Shares of Westland, the helicopter group, were propelled higher as talk circulated that the GKN engineering group was pondering the future of its 20.64 per cent interest.
Westland shares, already highly rated, rose 14p to 289p with the warrants 16p stronger at 205p. GKN fell 9p to 580p.
Since the turbulent days of 1985, when Westland was at the centre of unprecedented Whitehall manoeuvres, the helicopter group has picked itself up and its shares are now hovering at a peak, more than doubling since the start of last year.
Profits this year are expected to climb from pounds 30.5m to pounds 36m with the loss of an important Canadian order seemingly having only marginal impact.
The rest of the stock market produced few features, although trading was busy with turnover again approaching 1 billion shares. But futures selling, more small but persistent profit-taking and some uninspiring reports from the high street ensured a subdued display.
The disappointing result of the Government stocks auction was another inhibiting influence, helping to lower gilts by nearly a point.
The FT-SE 100 index fell 8.8 points to 3,427.3 and the FT-SE 250 index 3.3 to 4,076.4.
Burton was one of the retail casualties. A downbeat statement left the shares 8.75p lower at 58.75p. Marks and Spencer also failed to offer inspiration with its trading comments, falling 15.5p to 426.5p.
The gathering malaise spread to Argos, down 12p to 357p, Kingfisher, 10p to 643p, and Storehouse, 8p to 231p. But MFI's results pushed the shares 5p better to 179p.
The Marks caution also entrapped food retailers, with J Sainsbury lowered 6p to 441p and Tesco 7p to 223p.
Profit downgradings weighed on sentiment. James Capel cut its estimates for the RMC building materials group by pounds 5m to pounds 172m and by pounds 15m to pounds 195m. The shares fell 33p to 993p.
Negative comments from Kleinwort Benson and NatWest Securities lowered Tate & Lyle 14p to 439p and James Capel advised a switch from British Airways, 7p down to 464p.
The market has been growing increasingly apprehensive about BA. The ultimate liabilities of the air mile schemes is causing more and more comment. And the growing number of small competing airlines taking to the sky are likely to nibble away at profits.
But it was not all one-way traffic. Capel felt BA cash should be pumped into BAA, the airports group, up 8p to 1,032p. Amec, the builder, gained 6p to 137p with UBS thought to be providing the push.
Pearson, up 4p at 668p, continued to draw support from Henderson Crosthwaite, which believes the shares have a current value up to 720p.
The securities house expects BSkyB, the satellite television service where Pearson has a 17.5 per cent interest, to achieve profits of pounds 20m this year against losses of pounds 76m last year. There is also talk that BSkyB will restructure to cut debts, although a flotation is still regarded as a distinct possibility.
Henderson believes Pearson's profits will come out at pounds 218m last year and pounds 246m this year.
Utilities had a good session. Waters were helped by a positive investment presentation by North West Water, up 7p at 562p.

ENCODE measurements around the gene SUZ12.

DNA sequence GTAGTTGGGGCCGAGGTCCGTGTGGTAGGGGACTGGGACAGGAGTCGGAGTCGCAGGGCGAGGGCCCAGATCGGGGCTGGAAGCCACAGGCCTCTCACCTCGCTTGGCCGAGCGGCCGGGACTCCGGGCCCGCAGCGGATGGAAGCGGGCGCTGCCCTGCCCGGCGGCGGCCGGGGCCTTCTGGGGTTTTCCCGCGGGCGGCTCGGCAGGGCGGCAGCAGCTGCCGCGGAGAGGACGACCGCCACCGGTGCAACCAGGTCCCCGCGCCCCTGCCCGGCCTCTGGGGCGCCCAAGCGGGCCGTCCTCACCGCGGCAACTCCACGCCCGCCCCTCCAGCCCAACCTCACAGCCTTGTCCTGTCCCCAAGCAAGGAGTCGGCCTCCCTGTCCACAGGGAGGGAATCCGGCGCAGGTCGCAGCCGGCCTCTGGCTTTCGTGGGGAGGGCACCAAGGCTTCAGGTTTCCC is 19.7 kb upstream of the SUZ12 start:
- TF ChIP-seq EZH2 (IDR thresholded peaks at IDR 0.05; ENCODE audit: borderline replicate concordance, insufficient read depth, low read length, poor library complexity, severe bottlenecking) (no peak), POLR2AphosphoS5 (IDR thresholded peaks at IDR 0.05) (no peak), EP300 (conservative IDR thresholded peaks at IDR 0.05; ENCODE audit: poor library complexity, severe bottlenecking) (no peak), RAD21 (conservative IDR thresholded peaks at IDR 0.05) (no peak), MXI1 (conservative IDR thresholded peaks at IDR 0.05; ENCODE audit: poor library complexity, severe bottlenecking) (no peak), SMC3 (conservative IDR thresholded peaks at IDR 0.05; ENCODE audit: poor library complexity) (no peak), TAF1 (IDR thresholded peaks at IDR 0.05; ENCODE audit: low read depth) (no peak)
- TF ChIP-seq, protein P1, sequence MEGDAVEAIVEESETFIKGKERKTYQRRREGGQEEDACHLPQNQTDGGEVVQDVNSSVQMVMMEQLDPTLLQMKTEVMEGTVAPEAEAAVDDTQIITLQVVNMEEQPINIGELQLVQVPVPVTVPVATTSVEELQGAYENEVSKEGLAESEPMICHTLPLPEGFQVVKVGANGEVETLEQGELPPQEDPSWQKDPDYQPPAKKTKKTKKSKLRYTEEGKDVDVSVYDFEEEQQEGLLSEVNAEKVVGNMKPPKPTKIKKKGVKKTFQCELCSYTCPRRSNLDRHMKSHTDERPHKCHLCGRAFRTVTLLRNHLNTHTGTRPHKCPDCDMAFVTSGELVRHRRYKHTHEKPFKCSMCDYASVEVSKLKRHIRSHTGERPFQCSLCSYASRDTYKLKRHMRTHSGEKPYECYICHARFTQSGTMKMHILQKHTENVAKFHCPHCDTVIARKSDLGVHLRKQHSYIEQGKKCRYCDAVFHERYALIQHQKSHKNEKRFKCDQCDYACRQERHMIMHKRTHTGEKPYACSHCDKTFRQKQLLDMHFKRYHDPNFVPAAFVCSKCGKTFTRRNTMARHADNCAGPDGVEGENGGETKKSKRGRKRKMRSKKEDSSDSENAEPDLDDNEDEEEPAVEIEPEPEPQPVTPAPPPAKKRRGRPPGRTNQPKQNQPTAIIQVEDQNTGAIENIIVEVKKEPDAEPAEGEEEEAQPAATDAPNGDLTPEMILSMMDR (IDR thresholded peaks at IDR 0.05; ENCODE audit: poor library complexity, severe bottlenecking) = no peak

Garages accelerated following the latest car sales figures. Lex Service advanced 13p to 521p and T Cowie 7p to 337p. Inchcape, the Toyota distributor which has attracted several buy recommendations, rose 14p to 606p.
Rodime, a gamble on successful US patents litigation, put on 5.5p to 49p with the market still bewildered by the enthusiasm of Cazenove for the shares.
Essex Furniture eased 4p to 259p on the sudden resignation of its stockbroker, Williams de Broe. Builder Bellwinch held at 54p as Hoare Govett became the company's stockbroker.
Waverley Mining, weak recently, rebounded to 55.5p, up 6.5p. Coal Investments improved 2p to 57p. Shandwick, the public relations group, added 5p to 48.5p in a further response to its results.
Heywood Williams, the building materials group, held at 422p. Greig Middleton expects profits to climb from the pounds 19m forecast by the company for this year to pounds 36.5m next year and pounds 46m in the following year.
Signet, the old Ratners, was the subject of another speculative run. Hopes of a restructuring went the rounds.
The shares rose 1.5p to 37p with the convertible preference, which effectively control the company's fate, moving ahead by 1.25p to 65.5p.
The suggestion creating the excitement was that the revamp would include the preference being swapped into ordinary shares on a three-for-one ratio.
Redbird Holdings, the rather mysterious Panamanian company, is still quietly gobbling up shares of building materials group British Dredging. It first moved onto the register a year ago with a 3.14 per cent interest. Yesterday it disclosed that its stake had reached 10.17 per cent, by buying a further 130,000 shares. RMC has an 8.89 per cent stake. BD shares held at 135p.
Shares of Ascot Holdings, the pubs and property group created from the wreck of Control Securities, are edging ahead. Yesterday they rose 0.25p to 8.75p. There is talk that it has lined up a property disposal comfortably above book value. The company has been steadily unloading assets. Last month it raised pounds 36m by selling the Belhaven Brewery at Dunbar, Lothian.
The FT-SE 100 index fell 8.8 points to 3,427.3 and the FT-SE 250 index 3.3 to 4,076.4. Turnover was 972.6 million shares with 36,905 bargains. The account ends today with settlement on 7 February. Government stocks gave ground.
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